Incivility and Self-Absorbed Behaviors Run Amok
I've thought a lot about where we're headed as a society. It seems things are getting worse in so many areas that I wonder whether civility can ever be regained. I'm using the word "civility" in a broad sense, not only to mean good manners, kindness and empathy but how we treat others in a variety of circumstances.
In the past few weeks we've learned about criticism of Ellen Degeneres and Vince Vaughn for shaking hands with President Trump. Whether you like him or not, President Trump is a human being and shaking his hand, even if you disagree with his views and sometimes bad choices (i.e., his character), is simply an act of kindness. We don't have to respect the person but we should respect the office of the President of the U.S.
Today, we see police men and women disrespected yet their role is to protect society. A seemingly large and growing number of citizens hurl expletives at police and even throw things at them, and now we see some killed in their cars or the streets.
Others are disrespected such as teachers. These are people who are charged with educating youngsters and making us a better informed society, which is essential to healthy political discourse. Why would anyone go into teaching, especially in public schools, when they risk being cursed at and even exposed to violence?
We seem to have a self-absorbed society. All too many people think only about themselves. What's best for them is the mantra, not how can they be contributing members of a civil society. This is evidenced by the "selfie." It's all about them, all of the time.
We have morphed into a society that has no idea about what ethics is. Right and wrong is relative to each of us. I may believe it's wrong to shout down a speaker, even one with whom I disagree. Another person may think it's fine to do so to show our displeasure, but they never think about the fact that others may want to hear the speaker. Groupthink takes over and if you disagree with the prevailing view, you may be canceled on the internet.
Things have gotten worse in our large cities. The level of violence in cities like Baltimore and Chicago is scary. Are we at a point where it may not be safe to walk the streets in some cities?
Between 2011 and 2018, San Francisco experienced a massive increase in reported incidents of human feces found on public streets. In 2011, just over 5,500 reports were logged by the S.F. Department of Public Works; in 2018, the number increased to more than 28,000. Civility in society is unsustainable with these problems.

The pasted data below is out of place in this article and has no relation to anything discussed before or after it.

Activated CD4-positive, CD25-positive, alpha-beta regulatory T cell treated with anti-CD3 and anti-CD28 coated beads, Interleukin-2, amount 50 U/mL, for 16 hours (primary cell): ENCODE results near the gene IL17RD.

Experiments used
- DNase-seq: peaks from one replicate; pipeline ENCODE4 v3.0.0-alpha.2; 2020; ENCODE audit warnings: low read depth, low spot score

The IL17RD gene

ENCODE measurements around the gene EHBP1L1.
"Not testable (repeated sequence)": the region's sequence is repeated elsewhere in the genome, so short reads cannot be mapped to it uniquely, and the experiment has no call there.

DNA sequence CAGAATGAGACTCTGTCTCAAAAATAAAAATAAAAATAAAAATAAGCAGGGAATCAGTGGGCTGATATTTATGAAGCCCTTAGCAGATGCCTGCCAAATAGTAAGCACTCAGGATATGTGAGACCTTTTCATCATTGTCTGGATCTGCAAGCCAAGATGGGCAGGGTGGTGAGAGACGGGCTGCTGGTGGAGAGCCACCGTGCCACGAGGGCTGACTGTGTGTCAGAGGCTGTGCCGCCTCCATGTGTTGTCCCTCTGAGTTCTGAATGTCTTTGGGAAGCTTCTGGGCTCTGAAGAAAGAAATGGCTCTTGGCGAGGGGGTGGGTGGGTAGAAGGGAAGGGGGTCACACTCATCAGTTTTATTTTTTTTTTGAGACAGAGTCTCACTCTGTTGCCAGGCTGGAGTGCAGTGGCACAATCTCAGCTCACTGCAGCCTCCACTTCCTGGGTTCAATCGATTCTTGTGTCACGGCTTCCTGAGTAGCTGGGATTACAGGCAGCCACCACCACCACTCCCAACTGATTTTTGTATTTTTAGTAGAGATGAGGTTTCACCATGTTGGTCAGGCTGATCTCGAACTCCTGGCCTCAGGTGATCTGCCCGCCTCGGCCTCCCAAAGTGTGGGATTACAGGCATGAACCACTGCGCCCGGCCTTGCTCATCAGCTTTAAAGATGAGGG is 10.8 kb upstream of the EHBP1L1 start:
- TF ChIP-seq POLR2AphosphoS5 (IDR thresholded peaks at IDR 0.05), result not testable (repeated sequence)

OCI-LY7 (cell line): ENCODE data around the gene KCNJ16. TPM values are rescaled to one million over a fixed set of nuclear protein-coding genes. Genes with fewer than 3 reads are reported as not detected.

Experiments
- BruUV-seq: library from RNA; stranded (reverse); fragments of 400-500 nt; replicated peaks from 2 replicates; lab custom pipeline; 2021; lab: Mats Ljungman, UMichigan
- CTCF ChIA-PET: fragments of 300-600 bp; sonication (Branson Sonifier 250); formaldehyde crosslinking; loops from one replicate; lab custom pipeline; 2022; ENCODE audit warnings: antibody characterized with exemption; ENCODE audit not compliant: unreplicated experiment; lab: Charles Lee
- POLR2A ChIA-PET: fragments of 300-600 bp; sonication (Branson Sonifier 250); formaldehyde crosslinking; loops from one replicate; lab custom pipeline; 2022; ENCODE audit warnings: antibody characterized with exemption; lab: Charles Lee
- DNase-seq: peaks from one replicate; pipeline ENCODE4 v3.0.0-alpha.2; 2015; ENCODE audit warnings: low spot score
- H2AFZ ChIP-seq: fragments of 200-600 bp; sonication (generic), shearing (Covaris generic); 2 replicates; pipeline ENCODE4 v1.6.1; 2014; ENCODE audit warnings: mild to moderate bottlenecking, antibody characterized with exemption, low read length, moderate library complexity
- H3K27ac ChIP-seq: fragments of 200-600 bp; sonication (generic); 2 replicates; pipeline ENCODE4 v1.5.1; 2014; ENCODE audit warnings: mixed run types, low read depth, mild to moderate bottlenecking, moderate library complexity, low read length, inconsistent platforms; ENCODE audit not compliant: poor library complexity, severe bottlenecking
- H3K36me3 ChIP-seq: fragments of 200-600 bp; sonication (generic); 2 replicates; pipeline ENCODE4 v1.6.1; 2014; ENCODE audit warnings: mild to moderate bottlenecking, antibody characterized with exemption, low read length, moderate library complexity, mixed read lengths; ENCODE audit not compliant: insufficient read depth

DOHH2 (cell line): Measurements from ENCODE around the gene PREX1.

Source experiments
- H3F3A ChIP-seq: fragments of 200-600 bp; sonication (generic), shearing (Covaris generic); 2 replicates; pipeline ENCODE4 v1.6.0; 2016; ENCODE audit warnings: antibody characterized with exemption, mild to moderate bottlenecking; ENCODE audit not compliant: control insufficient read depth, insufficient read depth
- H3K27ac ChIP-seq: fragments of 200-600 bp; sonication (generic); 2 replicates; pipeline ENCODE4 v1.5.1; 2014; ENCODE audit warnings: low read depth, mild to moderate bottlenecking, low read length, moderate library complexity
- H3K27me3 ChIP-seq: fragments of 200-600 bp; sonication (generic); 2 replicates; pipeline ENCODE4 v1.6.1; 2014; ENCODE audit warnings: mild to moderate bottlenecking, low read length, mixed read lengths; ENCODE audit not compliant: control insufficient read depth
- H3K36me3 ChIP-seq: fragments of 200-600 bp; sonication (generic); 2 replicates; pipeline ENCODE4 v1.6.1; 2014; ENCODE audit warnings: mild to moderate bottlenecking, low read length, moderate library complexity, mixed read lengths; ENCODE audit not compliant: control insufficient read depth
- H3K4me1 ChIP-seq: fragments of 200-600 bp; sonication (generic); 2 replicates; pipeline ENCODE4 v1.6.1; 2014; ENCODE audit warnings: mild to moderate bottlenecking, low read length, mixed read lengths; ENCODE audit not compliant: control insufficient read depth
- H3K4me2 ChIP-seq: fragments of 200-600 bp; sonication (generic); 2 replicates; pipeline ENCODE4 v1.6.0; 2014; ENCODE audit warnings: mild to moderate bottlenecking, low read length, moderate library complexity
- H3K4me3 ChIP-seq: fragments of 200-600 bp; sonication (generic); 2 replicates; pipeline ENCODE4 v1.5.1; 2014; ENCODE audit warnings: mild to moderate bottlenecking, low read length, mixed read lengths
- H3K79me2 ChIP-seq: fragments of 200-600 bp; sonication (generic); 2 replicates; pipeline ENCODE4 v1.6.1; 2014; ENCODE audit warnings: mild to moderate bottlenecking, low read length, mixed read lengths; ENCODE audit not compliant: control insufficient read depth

Homeless people living on the streets and sidewalks of downtown Miami are also relieving themselves on the streets and sidewalks of downtown Miami, turning the city’s core into an outdoor toilet, merchants and residents have said.
In Los Angeles, 58,000 people do not have permanent housing and are living beneath freeways, on beaches and in tent cities.
I could go on but by now you get the point. If you don't, then things are worse than I thought.
When did we lose our humanity as a nation and why? This is a complicated question and one for another blog. Suffice it to say that selfishness, a lack of a moral compass, no role models in society and all kinds of negative behaviors on the internet and social media sites, not to mention in television and movies, have created a nation of narcissists.
Like any disease, a collective narcissistic population can't be treated until we first recognize the problem. It's like addiction to alcoholism or drugs: first, admit you have a problem; next, understand the root causes; third, commit to changing your behavior; take responsibility and make amends. And, then and only then can we begin to change the declining morality in our society.
Posted by Steven Mintz, aka Ethics Sage, on January 16, 2020. Dr. Mintz is an award-winning blogger. His Ethics Sage blog was recognized as one the top 100 in philosophy (#23) by Feedspot (https://blog.feedspot.com/philosophy_blogs/). He recently published a book Beyond Happiness and Meaning: Transforming Your Life Through Ethical Behavior that is available on Amazon. You can sign up for his newsletter and learn more about his activities on his website: https://www.stevenmintzethics.com/. Follow him on Facebook at: https://www.facebook.com/StevenMintzEthics.